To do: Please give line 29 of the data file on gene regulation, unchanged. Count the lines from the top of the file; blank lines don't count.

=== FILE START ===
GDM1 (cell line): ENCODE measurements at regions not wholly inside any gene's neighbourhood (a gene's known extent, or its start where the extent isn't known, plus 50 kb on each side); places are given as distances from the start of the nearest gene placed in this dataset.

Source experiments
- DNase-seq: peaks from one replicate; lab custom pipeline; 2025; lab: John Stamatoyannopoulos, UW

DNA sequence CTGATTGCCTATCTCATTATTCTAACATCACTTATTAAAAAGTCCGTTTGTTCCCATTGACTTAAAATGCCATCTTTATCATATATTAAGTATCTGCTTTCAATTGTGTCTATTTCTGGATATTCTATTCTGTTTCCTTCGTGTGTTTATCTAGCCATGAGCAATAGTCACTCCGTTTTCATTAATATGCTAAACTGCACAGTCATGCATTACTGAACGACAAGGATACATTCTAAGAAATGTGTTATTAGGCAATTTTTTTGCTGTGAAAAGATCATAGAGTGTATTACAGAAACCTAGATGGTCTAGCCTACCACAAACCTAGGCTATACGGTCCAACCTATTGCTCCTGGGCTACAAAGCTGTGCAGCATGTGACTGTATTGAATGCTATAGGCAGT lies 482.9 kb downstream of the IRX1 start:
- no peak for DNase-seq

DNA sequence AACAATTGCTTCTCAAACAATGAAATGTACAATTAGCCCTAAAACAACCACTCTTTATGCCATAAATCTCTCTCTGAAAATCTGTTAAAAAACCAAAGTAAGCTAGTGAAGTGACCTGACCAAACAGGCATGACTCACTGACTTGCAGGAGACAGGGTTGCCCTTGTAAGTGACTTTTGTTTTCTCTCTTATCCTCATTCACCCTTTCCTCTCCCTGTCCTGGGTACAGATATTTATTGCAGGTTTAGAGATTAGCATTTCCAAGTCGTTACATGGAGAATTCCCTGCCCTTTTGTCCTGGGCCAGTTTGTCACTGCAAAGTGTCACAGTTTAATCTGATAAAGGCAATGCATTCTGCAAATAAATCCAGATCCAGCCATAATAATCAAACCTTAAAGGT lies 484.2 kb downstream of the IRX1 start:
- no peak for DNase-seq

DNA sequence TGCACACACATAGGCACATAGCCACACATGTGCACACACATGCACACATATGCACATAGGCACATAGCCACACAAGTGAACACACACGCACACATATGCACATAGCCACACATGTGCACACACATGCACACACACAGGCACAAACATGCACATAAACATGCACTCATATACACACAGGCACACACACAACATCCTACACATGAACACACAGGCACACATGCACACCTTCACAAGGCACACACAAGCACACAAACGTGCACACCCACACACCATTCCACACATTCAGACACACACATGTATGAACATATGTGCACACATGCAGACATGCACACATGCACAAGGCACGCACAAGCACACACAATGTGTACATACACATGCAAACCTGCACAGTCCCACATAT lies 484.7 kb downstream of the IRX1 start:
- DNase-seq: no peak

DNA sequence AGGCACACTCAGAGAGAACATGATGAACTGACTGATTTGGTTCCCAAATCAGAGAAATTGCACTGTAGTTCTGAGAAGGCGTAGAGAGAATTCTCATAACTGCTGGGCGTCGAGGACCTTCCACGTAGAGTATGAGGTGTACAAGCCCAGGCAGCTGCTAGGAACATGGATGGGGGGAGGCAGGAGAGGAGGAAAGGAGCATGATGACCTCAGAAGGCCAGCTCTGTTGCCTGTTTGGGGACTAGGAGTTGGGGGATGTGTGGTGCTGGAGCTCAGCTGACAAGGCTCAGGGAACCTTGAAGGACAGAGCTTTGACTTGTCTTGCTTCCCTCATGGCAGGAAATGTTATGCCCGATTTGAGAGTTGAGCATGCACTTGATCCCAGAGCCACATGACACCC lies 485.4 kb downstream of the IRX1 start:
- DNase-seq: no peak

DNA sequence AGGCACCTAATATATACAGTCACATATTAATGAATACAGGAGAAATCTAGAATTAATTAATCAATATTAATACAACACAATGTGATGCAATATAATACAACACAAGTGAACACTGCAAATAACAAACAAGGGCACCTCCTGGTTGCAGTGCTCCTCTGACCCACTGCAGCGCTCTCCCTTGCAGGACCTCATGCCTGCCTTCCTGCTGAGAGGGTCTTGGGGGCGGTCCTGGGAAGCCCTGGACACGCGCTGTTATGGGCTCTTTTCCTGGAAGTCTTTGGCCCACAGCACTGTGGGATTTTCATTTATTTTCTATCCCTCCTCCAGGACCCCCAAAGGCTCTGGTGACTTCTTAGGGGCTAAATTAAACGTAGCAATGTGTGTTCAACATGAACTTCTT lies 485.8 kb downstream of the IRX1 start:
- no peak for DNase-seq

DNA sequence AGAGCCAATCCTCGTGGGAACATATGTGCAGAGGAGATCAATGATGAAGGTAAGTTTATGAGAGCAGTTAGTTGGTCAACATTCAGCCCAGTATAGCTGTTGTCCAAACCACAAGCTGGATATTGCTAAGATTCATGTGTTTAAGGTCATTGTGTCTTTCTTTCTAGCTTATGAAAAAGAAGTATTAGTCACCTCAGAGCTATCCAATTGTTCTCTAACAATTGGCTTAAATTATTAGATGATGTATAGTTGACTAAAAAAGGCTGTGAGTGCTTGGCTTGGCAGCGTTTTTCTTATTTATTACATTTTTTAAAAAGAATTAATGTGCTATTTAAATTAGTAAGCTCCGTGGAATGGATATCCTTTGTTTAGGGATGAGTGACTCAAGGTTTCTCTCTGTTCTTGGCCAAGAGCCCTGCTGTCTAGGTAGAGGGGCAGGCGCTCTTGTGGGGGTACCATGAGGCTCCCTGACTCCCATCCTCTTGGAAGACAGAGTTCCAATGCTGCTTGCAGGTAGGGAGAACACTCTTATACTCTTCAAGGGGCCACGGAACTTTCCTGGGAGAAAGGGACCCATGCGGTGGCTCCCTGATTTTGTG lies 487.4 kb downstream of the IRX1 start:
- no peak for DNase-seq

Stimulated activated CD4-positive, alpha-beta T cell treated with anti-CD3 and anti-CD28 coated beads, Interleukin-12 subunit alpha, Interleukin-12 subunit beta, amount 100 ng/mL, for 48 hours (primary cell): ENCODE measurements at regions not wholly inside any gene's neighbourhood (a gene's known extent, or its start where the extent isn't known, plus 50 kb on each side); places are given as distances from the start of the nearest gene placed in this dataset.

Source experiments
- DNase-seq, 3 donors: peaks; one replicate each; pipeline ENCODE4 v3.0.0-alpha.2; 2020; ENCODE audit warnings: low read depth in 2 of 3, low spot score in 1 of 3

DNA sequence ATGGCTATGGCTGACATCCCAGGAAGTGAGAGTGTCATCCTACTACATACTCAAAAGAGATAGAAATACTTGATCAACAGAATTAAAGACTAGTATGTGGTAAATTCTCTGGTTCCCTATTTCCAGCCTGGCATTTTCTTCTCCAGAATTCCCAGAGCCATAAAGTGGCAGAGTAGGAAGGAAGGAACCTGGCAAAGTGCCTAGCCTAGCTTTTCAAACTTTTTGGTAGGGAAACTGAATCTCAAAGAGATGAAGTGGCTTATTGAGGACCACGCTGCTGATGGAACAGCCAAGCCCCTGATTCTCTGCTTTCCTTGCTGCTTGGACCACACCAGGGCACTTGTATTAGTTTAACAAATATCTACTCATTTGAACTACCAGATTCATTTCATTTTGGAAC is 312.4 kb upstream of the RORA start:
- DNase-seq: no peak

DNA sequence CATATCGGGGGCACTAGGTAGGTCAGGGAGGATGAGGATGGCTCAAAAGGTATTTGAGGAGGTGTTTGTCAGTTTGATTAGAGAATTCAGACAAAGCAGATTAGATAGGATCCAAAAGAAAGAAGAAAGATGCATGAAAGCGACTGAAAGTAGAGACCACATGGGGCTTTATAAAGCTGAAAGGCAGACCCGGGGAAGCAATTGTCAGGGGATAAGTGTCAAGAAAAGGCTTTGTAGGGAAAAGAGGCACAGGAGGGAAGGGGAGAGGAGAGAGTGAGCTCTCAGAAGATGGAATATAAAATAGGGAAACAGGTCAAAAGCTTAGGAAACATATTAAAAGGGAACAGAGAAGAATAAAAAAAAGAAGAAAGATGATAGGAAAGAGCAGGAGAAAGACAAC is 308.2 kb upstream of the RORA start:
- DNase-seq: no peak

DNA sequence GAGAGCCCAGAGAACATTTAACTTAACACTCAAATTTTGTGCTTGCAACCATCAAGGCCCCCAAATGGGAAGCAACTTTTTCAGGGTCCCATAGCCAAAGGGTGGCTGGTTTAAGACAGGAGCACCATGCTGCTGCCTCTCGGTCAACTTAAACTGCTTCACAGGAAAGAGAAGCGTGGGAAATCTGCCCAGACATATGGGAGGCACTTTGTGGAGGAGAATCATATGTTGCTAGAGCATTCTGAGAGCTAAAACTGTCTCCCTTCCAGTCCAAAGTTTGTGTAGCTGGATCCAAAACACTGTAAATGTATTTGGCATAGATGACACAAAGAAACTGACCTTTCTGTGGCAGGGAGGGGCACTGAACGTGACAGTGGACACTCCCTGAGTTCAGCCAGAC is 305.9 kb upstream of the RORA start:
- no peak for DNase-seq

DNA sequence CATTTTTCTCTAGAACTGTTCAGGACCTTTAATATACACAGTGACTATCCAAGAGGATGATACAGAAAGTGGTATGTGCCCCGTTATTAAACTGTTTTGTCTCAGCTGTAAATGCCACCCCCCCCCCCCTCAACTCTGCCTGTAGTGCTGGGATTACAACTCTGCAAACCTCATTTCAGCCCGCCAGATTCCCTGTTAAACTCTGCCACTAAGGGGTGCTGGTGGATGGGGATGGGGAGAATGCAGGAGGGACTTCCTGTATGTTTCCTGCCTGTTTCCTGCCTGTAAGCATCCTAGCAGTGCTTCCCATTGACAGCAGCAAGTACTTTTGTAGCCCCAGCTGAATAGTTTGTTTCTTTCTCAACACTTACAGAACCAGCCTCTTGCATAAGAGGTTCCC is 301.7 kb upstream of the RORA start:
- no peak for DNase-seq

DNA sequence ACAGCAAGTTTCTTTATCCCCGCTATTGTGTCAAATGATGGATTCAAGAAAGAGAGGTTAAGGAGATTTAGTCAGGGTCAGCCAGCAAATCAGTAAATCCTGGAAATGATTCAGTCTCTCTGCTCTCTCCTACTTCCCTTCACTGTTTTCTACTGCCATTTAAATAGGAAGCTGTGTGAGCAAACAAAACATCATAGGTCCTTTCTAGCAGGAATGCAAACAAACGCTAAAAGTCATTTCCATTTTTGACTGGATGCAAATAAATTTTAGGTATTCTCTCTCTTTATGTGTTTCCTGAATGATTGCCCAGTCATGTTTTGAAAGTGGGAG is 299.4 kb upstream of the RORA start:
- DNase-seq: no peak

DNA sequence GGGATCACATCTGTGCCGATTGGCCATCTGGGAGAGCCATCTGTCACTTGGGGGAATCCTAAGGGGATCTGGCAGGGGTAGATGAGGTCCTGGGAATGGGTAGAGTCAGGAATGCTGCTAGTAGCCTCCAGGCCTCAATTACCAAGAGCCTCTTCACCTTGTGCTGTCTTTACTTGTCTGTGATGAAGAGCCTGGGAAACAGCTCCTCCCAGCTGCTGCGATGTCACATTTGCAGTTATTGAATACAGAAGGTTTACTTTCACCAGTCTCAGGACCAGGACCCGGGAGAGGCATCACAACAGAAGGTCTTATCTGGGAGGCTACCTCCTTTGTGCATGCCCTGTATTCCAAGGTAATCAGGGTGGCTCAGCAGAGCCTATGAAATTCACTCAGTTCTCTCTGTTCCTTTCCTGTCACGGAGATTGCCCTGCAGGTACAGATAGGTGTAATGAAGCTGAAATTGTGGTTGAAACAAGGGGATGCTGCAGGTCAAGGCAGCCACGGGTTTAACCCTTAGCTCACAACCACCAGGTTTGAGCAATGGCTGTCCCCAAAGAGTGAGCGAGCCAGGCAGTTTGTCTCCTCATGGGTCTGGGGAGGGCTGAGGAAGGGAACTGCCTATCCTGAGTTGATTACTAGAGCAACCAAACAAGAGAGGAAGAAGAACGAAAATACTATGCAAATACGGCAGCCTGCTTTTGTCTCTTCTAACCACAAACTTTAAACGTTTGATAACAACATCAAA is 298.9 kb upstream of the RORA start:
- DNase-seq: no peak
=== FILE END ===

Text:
DNA sequence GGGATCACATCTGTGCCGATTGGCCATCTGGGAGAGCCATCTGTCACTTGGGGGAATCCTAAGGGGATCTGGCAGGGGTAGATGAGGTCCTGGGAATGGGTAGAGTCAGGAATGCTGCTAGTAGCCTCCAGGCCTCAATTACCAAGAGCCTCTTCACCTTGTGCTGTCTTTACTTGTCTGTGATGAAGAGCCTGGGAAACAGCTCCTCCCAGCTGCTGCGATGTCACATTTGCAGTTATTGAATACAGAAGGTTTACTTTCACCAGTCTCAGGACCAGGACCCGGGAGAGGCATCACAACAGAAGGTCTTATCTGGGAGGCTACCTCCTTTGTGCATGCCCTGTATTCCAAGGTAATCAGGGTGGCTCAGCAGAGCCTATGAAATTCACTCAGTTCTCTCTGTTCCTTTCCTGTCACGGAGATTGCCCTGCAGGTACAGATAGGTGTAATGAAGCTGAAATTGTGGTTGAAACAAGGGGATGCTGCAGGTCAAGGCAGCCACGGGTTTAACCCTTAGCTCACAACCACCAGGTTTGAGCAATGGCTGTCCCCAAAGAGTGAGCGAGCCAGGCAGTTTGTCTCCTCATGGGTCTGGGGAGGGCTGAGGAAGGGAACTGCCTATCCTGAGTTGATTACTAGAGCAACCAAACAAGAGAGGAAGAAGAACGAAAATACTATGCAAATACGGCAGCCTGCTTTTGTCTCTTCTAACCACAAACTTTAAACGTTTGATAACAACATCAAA is 298.9 kb upstream of the RORA start: